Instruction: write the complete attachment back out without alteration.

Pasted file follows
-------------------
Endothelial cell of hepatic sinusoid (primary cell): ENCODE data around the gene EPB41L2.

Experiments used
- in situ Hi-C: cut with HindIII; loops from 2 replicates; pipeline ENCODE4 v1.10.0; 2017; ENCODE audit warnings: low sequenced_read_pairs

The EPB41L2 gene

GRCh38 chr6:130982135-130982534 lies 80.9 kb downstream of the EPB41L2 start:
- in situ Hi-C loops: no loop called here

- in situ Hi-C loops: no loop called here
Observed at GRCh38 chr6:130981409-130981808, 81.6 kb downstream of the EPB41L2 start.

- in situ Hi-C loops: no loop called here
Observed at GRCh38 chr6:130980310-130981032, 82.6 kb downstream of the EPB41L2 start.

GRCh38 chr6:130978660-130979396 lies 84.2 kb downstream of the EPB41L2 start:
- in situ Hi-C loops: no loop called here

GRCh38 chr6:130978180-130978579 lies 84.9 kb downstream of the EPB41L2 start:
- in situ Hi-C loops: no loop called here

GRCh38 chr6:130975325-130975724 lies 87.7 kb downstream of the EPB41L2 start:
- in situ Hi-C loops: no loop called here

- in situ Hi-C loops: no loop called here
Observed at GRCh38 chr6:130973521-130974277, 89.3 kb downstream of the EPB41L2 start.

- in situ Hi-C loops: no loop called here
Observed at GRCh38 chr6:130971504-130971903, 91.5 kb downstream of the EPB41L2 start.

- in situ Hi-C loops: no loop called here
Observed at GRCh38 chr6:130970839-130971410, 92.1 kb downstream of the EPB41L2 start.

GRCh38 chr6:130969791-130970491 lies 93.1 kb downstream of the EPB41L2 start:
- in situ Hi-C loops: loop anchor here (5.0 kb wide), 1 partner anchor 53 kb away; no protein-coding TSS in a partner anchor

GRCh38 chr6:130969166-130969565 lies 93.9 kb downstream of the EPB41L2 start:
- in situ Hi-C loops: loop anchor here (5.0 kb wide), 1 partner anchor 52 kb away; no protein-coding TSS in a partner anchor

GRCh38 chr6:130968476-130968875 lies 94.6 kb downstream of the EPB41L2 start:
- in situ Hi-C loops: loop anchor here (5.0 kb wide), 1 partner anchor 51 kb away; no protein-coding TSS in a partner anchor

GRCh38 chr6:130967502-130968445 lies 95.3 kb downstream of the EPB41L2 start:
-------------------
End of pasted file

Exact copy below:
Endothelial cell of hepatic sinusoid (primary cell): ENCODE data around the gene EPB41L2.

Experiments used
- in situ Hi-C: cut with HindIII; loops from 2 replicates; pipeline ENCODE4 v1.10.0; 2017; ENCODE audit warnings: low sequenced_read_pairs

The EPB41L2 gene

GRCh38 chr6:130982135-130982534 lies 80.9 kb downstream of the EPB41L2 start:
- in situ Hi-C loops: no loop called here

- in situ Hi-C loops: no loop called here
Observed at GRCh38 chr6:130981409-130981808, 81.6 kb downstream of the EPB41L2 start.

- in situ Hi-C loops: no loop called here
Observed at GRCh38 chr6:130980310-130981032, 82.6 kb downstream of the EPB41L2 start.

GRCh38 chr6:130978660-130979396 lies 84.2 kb downstream of the EPB41L2 start:
- in situ Hi-C loops: no loop called here

GRCh38 chr6:130978180-130978579 lies 84.9 kb downstream of the EPB41L2 start:
- in situ Hi-C loops: no loop called here

GRCh38 chr6:130975325-130975724 lies 87.7 kb downstream of the EPB41L2 start:
- in situ Hi-C loops: no loop called here

- in situ Hi-C loops: no loop called here
Observed at GRCh38 chr6:130973521-130974277, 89.3 kb downstream of the EPB41L2 start.

- in situ Hi-C loops: no loop called here
Observed at GRCh38 chr6:130971504-130971903, 91.5 kb downstream of the EPB41L2 start.

- in situ Hi-C loops: no loop called here
Observed at GRCh38 chr6:130970839-130971410, 92.1 kb downstream of the EPB41L2 start.

GRCh38 chr6:130969791-130970491 lies 93.1 kb downstream of the EPB41L2 start:
- in situ Hi-C loops: loop anchor here (5.0 kb wide), 1 partner anchor 53 kb away; no protein-coding TSS in a partner anchor

GRCh38 chr6:130969166-130969565 lies 93.9 kb downstream of the EPB41L2 start:
- in situ Hi-C loops: loop anchor here (5.0 kb wide), 1 partner anchor 52 kb away; no protein-coding TSS in a partner anchor

GRCh38 chr6:130968476-130968875 lies 94.6 kb downstream of the EPB41L2 start:
- in situ Hi-C loops: loop anchor here (5.0 kb wide), 1 partner anchor 51 kb away; no protein-coding TSS in a partner anchor

GRCh38 chr6:130967502-130968445 lies 95.3 kb downstream of the EPB41L2 start: